If you are visiting an area at risk from tsunamis, check with the hotel, motel, or campground operators for tsunami evacuation information and how you would be warned. It is important to know designated escape routes before a warning is issued.
If you are at risk from tsunamis, do the following:

Plan an evacuation route from your home, school, workplace, or any other place you'll be where tsunamis present a risk. If possible, pick an area 100 feet above sea level or go up to two miles inland, away from the coastline. If you can't get this high or far, go as high as you can. Every foot inland or upwards may make a difference. You should be able to reach your safe location on foot within 15 minutes. After a disaster, roads may become impassable or blocked. Be prepared to evacuate by foot if necessary. Footpaths normally lead uphill and inland, while many roads parallel coastlines. Follow posted tsunami evacuation routes; these will lead to safety. Local emergency management officials can help advise you as to the best route to safety and likely shelter locations.

Practice your evacuation route. Familiarity may save your life. Be able to follow your escape route at night and during inclement weather. Practicing your plan makes the appropriate response more of a reaction, requiring less thinking during an actual emergency situation.

Use a NOAA Weather Radio with a tone-alert feature to keep you informed of local watches and warnings. The tone alert feature will warn you of potential danger even if you are not currently listening to local radio or television stations.

Talk to your insurance agent. Homeowners' policies do not cover flooding from a tsunami. Ask about the National Flood Insurance Program.

Discuss tsunami with your family. Everyone should know what to do in case all family members are not together. Discussing tsunamis ahead of time will help reduce fear and anxiety, and let everyone know how to respond. Review flood safety and preparedness measures with your family.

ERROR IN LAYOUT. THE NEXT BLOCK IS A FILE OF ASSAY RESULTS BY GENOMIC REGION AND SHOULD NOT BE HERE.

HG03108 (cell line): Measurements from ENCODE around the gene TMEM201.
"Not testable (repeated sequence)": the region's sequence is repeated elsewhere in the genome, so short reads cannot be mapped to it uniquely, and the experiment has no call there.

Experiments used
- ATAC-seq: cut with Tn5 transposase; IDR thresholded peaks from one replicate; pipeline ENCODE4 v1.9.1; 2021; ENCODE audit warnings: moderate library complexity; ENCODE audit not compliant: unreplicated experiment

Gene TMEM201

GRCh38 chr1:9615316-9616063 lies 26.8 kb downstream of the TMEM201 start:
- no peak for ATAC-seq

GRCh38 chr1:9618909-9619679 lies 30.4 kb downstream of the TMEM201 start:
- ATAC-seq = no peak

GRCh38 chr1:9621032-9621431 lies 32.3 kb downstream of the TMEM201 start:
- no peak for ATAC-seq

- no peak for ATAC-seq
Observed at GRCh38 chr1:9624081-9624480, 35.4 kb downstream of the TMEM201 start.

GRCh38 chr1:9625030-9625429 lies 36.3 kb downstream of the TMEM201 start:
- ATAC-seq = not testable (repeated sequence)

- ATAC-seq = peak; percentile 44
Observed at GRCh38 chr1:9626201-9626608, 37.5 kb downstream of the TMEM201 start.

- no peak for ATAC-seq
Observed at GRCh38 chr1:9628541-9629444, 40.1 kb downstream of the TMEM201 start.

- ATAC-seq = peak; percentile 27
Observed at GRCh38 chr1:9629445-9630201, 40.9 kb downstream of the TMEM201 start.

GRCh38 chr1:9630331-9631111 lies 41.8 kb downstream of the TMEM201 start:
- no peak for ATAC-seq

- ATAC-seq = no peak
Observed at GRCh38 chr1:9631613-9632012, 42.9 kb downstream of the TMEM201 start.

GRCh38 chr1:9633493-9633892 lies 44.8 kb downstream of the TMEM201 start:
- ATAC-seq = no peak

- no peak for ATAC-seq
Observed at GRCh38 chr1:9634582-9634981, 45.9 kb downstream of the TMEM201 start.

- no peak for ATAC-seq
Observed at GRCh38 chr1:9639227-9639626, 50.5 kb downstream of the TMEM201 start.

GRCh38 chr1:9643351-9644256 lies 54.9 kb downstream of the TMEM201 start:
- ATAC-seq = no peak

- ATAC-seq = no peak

Assemble a Disaster Supplies Kit
Please see the section "Disaster Supplies Kit" for general supplies kit information. Tsunami-specific supplies should include the following:

   -Evacuation Supplies Kit in an easy-to-carry contanier (backpack) near your door.
   - Disaster Suplies Kit basics.

How to Protect Your Property

Avoid building or living in buildings within several hundred feet of the coastline. These areas are more likely to experience damage from tsunamis, strong winds, or coastal storms.

Make a list of items to bring inside in the event of a tsunami. A list will help you remember anything that can be swept away by tsunami waters.

Elevate coastal homes. Most tsunami waves are less than 10 feet. Elevating your house will help reduce damage to your property from most tsunamis.

Follow flood preparedness precautions. Tsunamis are large amounts of water that crash onto the coastline, creating floods.

Have an engineer check your home and advise about ways to make it more resistant to tsunami water. There may be ways to divert waves away from your property. Improperly built walls could make your situation worse. Consult with a professional for advice.